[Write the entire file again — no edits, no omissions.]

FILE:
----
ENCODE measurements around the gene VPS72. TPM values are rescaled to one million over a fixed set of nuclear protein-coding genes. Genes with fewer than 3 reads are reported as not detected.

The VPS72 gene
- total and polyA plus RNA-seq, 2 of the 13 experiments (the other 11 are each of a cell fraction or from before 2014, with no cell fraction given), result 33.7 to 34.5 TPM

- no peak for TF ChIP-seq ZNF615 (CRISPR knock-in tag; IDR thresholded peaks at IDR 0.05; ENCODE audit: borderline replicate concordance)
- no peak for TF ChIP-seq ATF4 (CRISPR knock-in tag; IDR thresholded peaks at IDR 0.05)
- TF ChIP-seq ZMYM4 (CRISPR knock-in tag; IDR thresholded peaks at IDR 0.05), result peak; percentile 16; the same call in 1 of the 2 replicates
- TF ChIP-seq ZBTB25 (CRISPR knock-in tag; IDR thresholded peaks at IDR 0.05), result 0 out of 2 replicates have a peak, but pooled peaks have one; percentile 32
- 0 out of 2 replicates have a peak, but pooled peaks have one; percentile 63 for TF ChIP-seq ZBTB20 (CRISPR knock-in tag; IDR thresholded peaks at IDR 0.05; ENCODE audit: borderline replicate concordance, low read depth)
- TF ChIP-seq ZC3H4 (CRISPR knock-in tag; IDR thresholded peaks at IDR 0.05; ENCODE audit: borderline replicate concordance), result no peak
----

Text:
ENCODE measurements around the gene VPS72. TPM values are rescaled to one million over a fixed set of nuclear protein-coding genes. Genes with fewer than 3 reads are reported as not detected.

The VPS72 gene
- total and polyA plus RNA-seq, 2 of the 13 experiments (the other 11 are each of a cell fraction or from before 2014, with no cell fraction given), result 33.7 to 34.5 TPM

- no peak for TF ChIP-seq ZNF615 (CRISPR knock-in tag; IDR thresholded peaks at IDR 0.05; ENCODE audit: borderline replicate concordance)
- no peak for TF ChIP-seq ATF4 (CRISPR knock-in tag; IDR thresholded peaks at IDR 0.05)
- TF ChIP-seq ZMYM4 (CRISPR knock-in tag; IDR thresholded peaks at IDR 0.05), result peak; percentile 16; the same call in 1 of the 2 replicates
- TF ChIP-seq ZBTB25 (CRISPR knock-in tag; IDR thresholded peaks at IDR 0.05), result 0 out of 2 replicates have a peak, but pooled peaks have one; percentile 32
- 0 out of 2 replicates have a peak, but pooled peaks have one; percentile 63 for TF ChIP-seq ZBTB20 (CRISPR knock-in tag; IDR thresholded peaks at IDR 0.05; ENCODE audit: borderline replicate concordance, low read depth)
- TF ChIP-seq ZC3H4 (CRISPR knock-in tag; IDR thresholded peaks at IDR 0.05; ENCODE audit: borderline replicate concordance), result no peak